FDA Clears 3D Systems Material for 3D Printing Denture Bases

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3D Systems (NYSE: DDD) has announced a significant addition to its dental 3D printing offerings with the FDA 510(k) clearance of its NextDent Base material. The news represents an important step for the company in an already competitive and lucrative segment of the additive manufacturing (AM) industry.

NextDent Base is a third-generation product from 3D Systems that offers notable improvements in the manufacturing of denture bases. Approved by Health Canada and with CE marking 1639, this material is designed for the production of both full and partial removable dentures. Its properties, including high break resistance and precise, repeatable printability, are said to make it an effective alternative to traditional denture materials.

Available in four gingiva shades, NextDent Base is meant to match natural aesthetics, aiming to provide a more realistic appearance in dental prosthetics. It is the latest of 30 NextDent resins, said to be the largest number range available from any dental 3D printing material supplier, according to 3D Systems.

Steven Campbell, RDT FCGDent, with Nexus Dental Laboratory in the U.K. said the following of his trial tests with the resin, “This new material is truly amazing! No support bar across the heels, lovely delicate supports which are easy to remove, and the fit of the teeth to denture and denture to bar show just how stable this is. We have just started trials with it, but already I can see the strength of this is going to make it an incredible material to keep an eye on. We are so confident in the strength we see on early prints that we are going to run some test partials with it.”

Dr. Kunal Lal, of LAL Dental in New York, noted, “I really enjoyed testing the NextDent Base material. It is pink, flexible in thinner sections, and can be used for same-day interim RPD fabrication. Some of the other properties worth noting are minimal mixing, cleaning of residual material on the surface is easier, and improved strength.”

The Growing Dental 3D Printing Market

According to the “3D Printing In Dentistry 2023” report from Additive Manufacturing Research (“AMR”, formerly SmarTech Analysis), the dental 3D printing market has been significantly driven by the clear aligner segment in recent years, but is expected to see a shift towards restorative dentistry and in-office printing, with a particular focus on the application of dentures.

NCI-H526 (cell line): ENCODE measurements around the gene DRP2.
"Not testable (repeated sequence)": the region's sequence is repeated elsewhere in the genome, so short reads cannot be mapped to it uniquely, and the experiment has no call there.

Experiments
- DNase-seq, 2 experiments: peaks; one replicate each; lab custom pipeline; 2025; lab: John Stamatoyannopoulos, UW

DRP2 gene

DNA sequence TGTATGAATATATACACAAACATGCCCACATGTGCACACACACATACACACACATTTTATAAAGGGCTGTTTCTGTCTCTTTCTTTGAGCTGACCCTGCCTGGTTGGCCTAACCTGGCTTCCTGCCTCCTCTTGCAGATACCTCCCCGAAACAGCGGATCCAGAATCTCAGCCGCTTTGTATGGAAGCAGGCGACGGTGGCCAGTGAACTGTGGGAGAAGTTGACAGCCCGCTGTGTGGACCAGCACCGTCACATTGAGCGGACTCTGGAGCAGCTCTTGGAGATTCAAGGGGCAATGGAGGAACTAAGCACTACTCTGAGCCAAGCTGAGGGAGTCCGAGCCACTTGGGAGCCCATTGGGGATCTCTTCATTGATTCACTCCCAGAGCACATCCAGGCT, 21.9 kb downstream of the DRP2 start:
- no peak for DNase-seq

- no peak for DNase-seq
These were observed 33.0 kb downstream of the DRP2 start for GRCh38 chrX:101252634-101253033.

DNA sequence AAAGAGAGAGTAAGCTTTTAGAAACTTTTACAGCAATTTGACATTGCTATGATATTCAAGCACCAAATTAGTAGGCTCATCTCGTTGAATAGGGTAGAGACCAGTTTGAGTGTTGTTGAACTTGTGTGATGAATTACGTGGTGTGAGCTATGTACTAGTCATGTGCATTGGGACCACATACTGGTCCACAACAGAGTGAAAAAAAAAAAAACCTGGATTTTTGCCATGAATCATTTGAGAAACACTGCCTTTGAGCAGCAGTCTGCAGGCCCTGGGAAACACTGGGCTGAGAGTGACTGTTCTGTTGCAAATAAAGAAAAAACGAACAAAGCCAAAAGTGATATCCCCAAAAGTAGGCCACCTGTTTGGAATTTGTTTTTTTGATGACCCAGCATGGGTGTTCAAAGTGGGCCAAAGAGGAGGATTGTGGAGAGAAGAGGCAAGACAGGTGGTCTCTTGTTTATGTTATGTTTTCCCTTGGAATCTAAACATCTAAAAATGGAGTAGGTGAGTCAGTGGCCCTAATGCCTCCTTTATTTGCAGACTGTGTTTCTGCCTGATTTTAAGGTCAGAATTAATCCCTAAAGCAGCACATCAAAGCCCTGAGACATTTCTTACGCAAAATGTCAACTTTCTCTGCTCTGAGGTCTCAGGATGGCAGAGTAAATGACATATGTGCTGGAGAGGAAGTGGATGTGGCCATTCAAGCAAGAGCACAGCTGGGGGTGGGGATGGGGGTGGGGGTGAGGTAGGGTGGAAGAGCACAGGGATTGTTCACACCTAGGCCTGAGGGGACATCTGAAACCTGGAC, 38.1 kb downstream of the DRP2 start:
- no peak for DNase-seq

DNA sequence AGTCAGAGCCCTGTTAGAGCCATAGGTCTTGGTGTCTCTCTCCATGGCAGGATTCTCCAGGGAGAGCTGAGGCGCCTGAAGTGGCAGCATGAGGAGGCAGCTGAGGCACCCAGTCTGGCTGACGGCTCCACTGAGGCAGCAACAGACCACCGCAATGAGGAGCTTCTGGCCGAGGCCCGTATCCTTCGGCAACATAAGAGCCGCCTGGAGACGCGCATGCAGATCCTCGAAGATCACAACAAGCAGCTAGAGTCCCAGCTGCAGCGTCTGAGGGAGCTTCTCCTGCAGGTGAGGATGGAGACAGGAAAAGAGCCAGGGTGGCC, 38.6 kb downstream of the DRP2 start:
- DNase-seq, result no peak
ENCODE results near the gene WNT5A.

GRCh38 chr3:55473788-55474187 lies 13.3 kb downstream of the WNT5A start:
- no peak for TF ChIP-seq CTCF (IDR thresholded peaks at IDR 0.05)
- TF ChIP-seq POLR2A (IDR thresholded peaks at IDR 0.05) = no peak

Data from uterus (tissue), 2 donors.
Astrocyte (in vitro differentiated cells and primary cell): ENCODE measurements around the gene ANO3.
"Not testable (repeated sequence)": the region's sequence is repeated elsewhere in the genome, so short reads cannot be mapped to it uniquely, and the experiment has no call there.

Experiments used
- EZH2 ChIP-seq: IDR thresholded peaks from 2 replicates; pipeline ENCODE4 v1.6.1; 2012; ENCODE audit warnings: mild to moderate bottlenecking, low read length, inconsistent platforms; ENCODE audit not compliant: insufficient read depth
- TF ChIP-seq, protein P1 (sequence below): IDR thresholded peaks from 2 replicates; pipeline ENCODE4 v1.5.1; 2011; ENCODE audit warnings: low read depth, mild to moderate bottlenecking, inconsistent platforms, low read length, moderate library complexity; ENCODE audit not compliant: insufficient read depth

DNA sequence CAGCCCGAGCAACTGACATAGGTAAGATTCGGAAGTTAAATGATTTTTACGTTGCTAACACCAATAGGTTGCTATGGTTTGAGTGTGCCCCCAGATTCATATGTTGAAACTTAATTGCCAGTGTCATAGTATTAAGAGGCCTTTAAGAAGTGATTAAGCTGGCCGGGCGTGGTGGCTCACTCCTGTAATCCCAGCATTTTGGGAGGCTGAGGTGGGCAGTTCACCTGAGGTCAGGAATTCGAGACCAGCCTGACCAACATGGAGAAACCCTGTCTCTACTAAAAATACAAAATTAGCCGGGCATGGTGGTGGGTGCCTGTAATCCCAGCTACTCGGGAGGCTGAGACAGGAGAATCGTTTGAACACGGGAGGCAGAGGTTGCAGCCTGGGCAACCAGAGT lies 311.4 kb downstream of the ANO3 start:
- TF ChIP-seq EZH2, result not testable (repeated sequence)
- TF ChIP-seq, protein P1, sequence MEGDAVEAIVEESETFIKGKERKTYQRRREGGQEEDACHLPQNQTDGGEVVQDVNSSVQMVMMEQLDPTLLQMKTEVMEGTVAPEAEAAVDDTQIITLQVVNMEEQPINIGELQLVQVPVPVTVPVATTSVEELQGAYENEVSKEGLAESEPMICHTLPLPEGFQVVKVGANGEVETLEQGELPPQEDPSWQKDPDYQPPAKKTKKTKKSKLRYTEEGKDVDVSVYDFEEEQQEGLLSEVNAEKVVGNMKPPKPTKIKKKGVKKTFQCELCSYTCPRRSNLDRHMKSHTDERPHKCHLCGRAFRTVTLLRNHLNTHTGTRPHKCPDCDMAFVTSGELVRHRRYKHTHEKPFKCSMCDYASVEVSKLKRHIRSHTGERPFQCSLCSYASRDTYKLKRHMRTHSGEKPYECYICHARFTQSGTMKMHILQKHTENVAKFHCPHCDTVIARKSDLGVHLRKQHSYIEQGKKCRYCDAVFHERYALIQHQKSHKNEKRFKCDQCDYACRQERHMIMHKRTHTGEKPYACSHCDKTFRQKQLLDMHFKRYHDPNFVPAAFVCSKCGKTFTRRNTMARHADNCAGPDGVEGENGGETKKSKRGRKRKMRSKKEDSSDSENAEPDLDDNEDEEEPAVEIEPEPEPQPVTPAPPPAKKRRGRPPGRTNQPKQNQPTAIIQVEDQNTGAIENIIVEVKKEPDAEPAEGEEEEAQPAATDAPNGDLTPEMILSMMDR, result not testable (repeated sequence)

In addition to 3D Systems, Desktop Health and DENTCA, among others, also have FDA-approved resins for 3D printing denture bases. However, the most potentially disruptive product comes from 3D Systems’ leading competitor, Stratasys, which unveiled a technology capable of 3D printing not just denture bases, but complete, full-color dentures in a single job.

Nevertheless, according to the AMR report, 3D Systems controls about ten percent of the overall dental hardware market. It also has one of the widest product portfolios in the dental 3D printing market, ranging from wax casting printers to metal powder bed fusion systems and vat photopolymerization.

However, the recent acquisition of Cubicure by Align Technologies, the leading player in clear aligners, will likely introduce new dynamics in the dental 3D printing industry. It suggests a possible move toward directly manufactured clear aligners, rather than continuing the time-honored method of thermoforming them on 3D printed molds. Because the Israeli dental giant is one of 3D Systems’ largest customers, it caused some concern among investors as to 3D Systems’ overall business.

In light of this, the FDA clearance for NextDent Base demonstrates 3D Systems’ ongoing efforts to diversify its offerings and strengthen its position in the dental 3D printing market. This move can be seen as a strategic effort to reduce dependence on any single customer, such as Align Technologies, and to expand its market reach.

The news comes just after 3D Systems published its Q3 financial report, which indicated mixed financial performance with a revenue decline in Q3 2023, primarily due to difficulties in the dental orthodontics markets and new production printer sales. The company attributed this decline to macroeconomic and geopolitical uncertainties, affecting customer capital spending. The FDA clearance for the new material could be seen as a strategic effort to offset challenges in other areas and capitalize on growth opportunities in dental 3D printing.

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